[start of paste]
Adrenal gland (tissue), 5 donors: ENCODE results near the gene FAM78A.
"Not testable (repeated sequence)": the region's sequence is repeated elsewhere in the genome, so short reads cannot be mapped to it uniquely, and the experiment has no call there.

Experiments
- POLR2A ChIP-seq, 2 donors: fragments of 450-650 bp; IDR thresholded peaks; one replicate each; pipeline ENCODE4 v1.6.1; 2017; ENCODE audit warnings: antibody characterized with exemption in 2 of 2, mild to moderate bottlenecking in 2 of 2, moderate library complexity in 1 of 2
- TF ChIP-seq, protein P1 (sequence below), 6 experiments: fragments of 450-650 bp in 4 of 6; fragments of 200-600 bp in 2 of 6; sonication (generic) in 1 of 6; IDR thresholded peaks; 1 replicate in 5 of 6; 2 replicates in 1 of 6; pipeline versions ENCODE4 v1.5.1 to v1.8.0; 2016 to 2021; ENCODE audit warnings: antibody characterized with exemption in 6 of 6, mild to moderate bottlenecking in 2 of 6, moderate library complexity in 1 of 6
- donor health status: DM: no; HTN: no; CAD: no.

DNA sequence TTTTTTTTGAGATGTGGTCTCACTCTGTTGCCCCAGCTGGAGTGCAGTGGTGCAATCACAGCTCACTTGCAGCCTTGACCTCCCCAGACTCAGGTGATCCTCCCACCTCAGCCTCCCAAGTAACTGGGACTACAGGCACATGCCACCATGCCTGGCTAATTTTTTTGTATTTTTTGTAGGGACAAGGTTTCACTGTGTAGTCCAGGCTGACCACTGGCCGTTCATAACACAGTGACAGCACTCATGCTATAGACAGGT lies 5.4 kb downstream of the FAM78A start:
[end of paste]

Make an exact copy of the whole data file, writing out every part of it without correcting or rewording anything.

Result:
Adrenal gland (tissue), 5 donors: ENCODE results near the gene FAM78A.
"Not testable (repeated sequence)": the region's sequence is repeated elsewhere in the genome, so short reads cannot be mapped to it uniquely, and the experiment has no call there.

Experiments
- POLR2A ChIP-seq, 2 donors: fragments of 450-650 bp; IDR thresholded peaks; one replicate each; pipeline ENCODE4 v1.6.1; 2017; ENCODE audit warnings: antibody characterized with exemption in 2 of 2, mild to moderate bottlenecking in 2 of 2, moderate library complexity in 1 of 2
- TF ChIP-seq, protein P1 (sequence below), 6 experiments: fragments of 450-650 bp in 4 of 6; fragments of 200-600 bp in 2 of 6; sonication (generic) in 1 of 6; IDR thresholded peaks; 1 replicate in 5 of 6; 2 replicates in 1 of 6; pipeline versions ENCODE4 v1.5.1 to v1.8.0; 2016 to 2021; ENCODE audit warnings: antibody characterized with exemption in 6 of 6, mild to moderate bottlenecking in 2 of 6, moderate library complexity in 1 of 6
- donor health status: DM: no; HTN: no; CAD: no.

DNA sequence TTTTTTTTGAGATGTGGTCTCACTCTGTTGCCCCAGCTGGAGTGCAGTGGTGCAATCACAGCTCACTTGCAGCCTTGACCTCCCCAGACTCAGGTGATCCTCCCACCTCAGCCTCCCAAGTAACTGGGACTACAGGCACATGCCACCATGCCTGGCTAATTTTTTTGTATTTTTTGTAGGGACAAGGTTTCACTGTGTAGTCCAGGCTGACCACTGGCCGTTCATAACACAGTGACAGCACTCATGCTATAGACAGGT lies 5.4 kb downstream of the FAM78A start: